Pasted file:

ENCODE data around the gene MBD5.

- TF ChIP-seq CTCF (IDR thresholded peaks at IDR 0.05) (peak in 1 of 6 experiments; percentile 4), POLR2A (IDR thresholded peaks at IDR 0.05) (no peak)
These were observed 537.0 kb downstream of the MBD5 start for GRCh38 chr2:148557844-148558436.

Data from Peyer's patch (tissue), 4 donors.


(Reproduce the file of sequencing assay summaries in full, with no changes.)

ENCODE data around the gene MBD5.

- TF ChIP-seq CTCF (IDR thresholded peaks at IDR 0.05) (peak in 1 of 6 experiments; percentile 4), POLR2A (IDR thresholded peaks at IDR 0.05) (no peak)
These were observed 537.0 kb downstream of the MBD5 start for GRCh38 chr2:148557844-148558436.

Data from Peyer's patch (tissue), 4 donors.